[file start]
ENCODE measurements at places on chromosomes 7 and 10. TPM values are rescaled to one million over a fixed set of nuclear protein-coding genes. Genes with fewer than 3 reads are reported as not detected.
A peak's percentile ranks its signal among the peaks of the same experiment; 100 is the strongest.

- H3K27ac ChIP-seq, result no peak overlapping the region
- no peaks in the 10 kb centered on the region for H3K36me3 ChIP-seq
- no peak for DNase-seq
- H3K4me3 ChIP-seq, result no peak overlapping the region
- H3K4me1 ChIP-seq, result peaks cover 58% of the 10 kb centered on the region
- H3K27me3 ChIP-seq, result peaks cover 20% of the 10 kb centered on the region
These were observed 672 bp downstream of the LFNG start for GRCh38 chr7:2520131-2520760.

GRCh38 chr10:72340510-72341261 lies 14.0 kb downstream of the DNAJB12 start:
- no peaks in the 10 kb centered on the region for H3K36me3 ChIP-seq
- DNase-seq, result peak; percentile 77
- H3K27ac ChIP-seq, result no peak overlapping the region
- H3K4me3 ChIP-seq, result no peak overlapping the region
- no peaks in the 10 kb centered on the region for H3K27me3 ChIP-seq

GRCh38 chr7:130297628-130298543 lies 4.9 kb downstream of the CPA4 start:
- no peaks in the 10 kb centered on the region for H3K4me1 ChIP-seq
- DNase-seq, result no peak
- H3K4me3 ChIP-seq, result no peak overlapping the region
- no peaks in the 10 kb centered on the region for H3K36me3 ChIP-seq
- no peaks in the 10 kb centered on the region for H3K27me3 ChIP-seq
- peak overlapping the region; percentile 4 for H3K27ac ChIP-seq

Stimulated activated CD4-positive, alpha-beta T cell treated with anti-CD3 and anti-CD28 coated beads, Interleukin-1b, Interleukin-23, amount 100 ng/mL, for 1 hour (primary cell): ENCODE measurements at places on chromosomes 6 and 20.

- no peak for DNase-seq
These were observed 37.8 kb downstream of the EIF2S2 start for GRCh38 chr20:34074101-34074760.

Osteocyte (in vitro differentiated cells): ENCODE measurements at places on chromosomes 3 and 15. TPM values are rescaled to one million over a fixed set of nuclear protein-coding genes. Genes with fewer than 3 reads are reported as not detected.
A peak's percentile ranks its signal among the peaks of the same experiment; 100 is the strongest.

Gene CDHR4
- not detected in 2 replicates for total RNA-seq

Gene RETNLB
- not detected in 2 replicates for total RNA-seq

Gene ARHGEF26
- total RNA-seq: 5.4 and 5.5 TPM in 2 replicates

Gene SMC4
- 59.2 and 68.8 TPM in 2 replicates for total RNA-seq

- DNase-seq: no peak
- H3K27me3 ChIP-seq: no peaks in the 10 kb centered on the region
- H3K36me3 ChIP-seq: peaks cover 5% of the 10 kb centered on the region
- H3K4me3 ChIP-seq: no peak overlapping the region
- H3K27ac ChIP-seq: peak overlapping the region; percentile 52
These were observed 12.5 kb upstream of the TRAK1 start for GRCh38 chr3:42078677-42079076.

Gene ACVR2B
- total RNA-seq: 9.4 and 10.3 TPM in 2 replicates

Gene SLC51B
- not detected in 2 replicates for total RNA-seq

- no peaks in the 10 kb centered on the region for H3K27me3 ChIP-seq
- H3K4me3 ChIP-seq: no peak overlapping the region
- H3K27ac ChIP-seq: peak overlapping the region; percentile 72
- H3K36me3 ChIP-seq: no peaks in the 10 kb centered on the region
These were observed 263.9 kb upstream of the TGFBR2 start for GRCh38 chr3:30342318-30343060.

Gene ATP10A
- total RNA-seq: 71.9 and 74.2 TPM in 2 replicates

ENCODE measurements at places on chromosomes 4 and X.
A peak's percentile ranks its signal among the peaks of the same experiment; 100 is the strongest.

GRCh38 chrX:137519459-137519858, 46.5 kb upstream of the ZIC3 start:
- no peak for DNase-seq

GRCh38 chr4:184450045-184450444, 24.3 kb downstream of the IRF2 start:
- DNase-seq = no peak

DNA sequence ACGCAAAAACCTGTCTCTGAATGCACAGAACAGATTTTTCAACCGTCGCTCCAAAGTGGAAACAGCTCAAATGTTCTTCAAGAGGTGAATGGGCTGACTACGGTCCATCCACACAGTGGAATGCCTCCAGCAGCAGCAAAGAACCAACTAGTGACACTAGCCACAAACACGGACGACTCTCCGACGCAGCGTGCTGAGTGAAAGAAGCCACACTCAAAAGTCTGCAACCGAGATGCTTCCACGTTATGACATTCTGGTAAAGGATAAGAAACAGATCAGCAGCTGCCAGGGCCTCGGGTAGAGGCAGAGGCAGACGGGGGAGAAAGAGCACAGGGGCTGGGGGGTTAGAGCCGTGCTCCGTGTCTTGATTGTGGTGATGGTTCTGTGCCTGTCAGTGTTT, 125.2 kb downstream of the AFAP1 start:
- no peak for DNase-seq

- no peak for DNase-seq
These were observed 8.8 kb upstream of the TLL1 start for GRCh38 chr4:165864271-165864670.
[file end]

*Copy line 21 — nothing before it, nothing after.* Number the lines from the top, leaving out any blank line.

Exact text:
- no peaks in the 10 kb centered on the region for H3K27me3 ChIP-seq